Taking into consideration all of this personal happiness you are bestowing upon me, I ask myself about the meaning of music on this day.

It is a question which I and countless other artists must ask ourselves, given the barbaric, illegal war of aggression Vladimir Putin is waging against Ukraine. Can music achieve more than giving us two blissful hours on the night of a concert?

Us musicians are ambassadors. Through music, we want to enable people to recognize one another. In music, one heart speaks to another, beyond all ethnic, religious, national or other boundaries. We share the same hopes and wishes and rights – and in music, we can find this common ground, as well as the power to overcome political mistakes, meeting at eye level.

In music we can feel united, we can feel one.

Our message has no room for hatred. No matter where the music is from, no matter how foreign it may seem at first; the profound feeling of the creative spirit strikes us to the core, and our heart recognizes with astonishment and joy that it is a reflection of our most inner self.

Working with my foundation, I try to educate young musicians who consider music their life's calling. Because it is not a profession, it is a calling. To rise to this calling, it is not enough to be a master of one’s instrument – but more importantly to not turn a blind eye to the world around us. Now more than ever, this is true: we cannot close our eyes to war, or declare ourselves as Apolitical.

I am very proud of all my fellow musicians around the globe who have made their views crystal clear and public. Who are not afraid to call the Russian president Vladimir Putin and his helpers what they are: war criminals.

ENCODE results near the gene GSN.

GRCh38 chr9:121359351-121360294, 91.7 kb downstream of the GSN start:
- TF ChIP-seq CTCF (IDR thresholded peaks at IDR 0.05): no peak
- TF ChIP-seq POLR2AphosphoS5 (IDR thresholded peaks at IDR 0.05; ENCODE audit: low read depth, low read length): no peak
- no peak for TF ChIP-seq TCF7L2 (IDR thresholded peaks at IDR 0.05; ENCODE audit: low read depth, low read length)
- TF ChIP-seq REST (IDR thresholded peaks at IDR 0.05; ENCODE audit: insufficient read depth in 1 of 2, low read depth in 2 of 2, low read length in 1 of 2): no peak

And I am proud of all my fellow musicians who try to help, even when being aware of their helplessness. For example through innumerable benefit concerts, sometimes featuring Russian and Ukrainian musicians together. Thus, the Ukrainian pianist Alexei Gorlatch and the Russian pianist Sergey Belyavsky performed together at Frankfurt’s Paulskirche, collecting funds for medical supplies needed in Cracow in order to transport them to Ukraine.

Like every war, this war is a catastrophe. It is truly heartbreaking. It is the worst humans can do to their brothers and sisters. And this war is happening on your Polish doorstep. I have only an inkling of the horror this war must spark in your souls.

I am all the more grateful for the overwhelming willingness to help you are showing your Ukrainian neighbours. Almost every citizen of this country is involved in various aid activities. And they share their living quarters with refugees. I have the deepest admiration for the extraordinary heart of the Polish people. Your heart truly goes out to the Ukrainians, to this courageous and peaceful nation which has been attacked by Putin in the most brutal manner.

Krzysztof Penderecki took an unmistakable stand in his works. Consider only his Polish Requiem or his Threnody to the Victims of Hiroshima, or Seven Gates of Jerusalem. His monumental St. Luke’s Passion. Today we need his musical testament more than ever.

As a musician, I am deeply convinced that music offers us a great chance to change the world for the better.

For centuries, musicians and composers have been committed to social progress. Therefore, receiving this honorary doctorate fills me with enormous gratitude. For I believe that this honour is not just meant for me personally, but I hope for it to bring the power of music and it's magical quality to influence society to the forefront of human development.

Thank you for your time and attention!

Anne-Sophie Mutter